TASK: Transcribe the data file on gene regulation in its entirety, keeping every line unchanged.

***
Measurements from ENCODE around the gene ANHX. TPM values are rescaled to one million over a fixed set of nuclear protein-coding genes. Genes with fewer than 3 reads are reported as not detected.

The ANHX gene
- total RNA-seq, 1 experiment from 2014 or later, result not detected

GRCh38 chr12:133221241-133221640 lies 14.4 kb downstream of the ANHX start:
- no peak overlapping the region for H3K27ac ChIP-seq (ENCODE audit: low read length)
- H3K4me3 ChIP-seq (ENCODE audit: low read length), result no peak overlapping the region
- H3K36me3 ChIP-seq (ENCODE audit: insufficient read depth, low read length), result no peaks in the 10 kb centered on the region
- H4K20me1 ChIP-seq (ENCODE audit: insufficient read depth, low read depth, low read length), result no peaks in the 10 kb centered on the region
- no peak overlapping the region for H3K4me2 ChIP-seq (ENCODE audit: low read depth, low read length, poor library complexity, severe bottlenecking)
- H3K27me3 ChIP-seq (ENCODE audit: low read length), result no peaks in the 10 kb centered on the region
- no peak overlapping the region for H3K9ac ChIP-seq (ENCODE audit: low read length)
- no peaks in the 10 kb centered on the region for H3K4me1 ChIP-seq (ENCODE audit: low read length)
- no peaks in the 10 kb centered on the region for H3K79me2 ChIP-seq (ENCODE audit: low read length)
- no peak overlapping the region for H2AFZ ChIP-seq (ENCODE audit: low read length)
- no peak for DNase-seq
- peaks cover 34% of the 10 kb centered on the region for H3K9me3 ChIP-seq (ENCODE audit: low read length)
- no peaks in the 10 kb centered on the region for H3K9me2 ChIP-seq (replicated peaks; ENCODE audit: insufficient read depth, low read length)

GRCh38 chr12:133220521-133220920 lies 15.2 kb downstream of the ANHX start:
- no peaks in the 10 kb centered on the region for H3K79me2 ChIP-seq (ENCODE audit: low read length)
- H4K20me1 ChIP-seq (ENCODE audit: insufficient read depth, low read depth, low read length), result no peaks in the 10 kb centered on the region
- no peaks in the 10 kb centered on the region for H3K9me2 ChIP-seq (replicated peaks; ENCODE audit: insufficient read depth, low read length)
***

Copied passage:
Measurements from ENCODE around the gene ANHX. TPM values are rescaled to one million over a fixed set of nuclear protein-coding genes. Genes with fewer than 3 reads are reported as not detected.

The ANHX gene
- total RNA-seq, 1 experiment from 2014 or later, result not detected

GRCh38 chr12:133221241-133221640 lies 14.4 kb downstream of the ANHX start:
- no peak overlapping the region for H3K27ac ChIP-seq (ENCODE audit: low read length)
- H3K4me3 ChIP-seq (ENCODE audit: low read length), result no peak overlapping the region
- H3K36me3 ChIP-seq (ENCODE audit: insufficient read depth, low read length), result no peaks in the 10 kb centered on the region
- H4K20me1 ChIP-seq (ENCODE audit: insufficient read depth, low read depth, low read length), result no peaks in the 10 kb centered on the region
- no peak overlapping the region for H3K4me2 ChIP-seq (ENCODE audit: low read depth, low read length, poor library complexity, severe bottlenecking)
- H3K27me3 ChIP-seq (ENCODE audit: low read length), result no peaks in the 10 kb centered on the region
- no peak overlapping the region for H3K9ac ChIP-seq (ENCODE audit: low read length)
- no peaks in the 10 kb centered on the region for H3K4me1 ChIP-seq (ENCODE audit: low read length)
- no peaks in the 10 kb centered on the region for H3K79me2 ChIP-seq (ENCODE audit: low read length)
- no peak overlapping the region for H2AFZ ChIP-seq (ENCODE audit: low read length)
- no peak for DNase-seq
- peaks cover 34% of the 10 kb centered on the region for H3K9me3 ChIP-seq (ENCODE audit: low read length)
- no peaks in the 10 kb centered on the region for H3K9me2 ChIP-seq (replicated peaks; ENCODE audit: insufficient read depth, low read length)

GRCh38 chr12:133220521-133220920 lies 15.2 kb downstream of the ANHX start:
- no peaks in the 10 kb centered on the region for H3K79me2 ChIP-seq (ENCODE audit: low read length)
- H4K20me1 ChIP-seq (ENCODE audit: insufficient read depth, low read depth, low read length), result no peaks in the 10 kb centered on the region
- no peaks in the 10 kb centered on the region for H3K9me2 ChIP-seq (replicated peaks; ENCODE audit: insufficient read depth, low read length)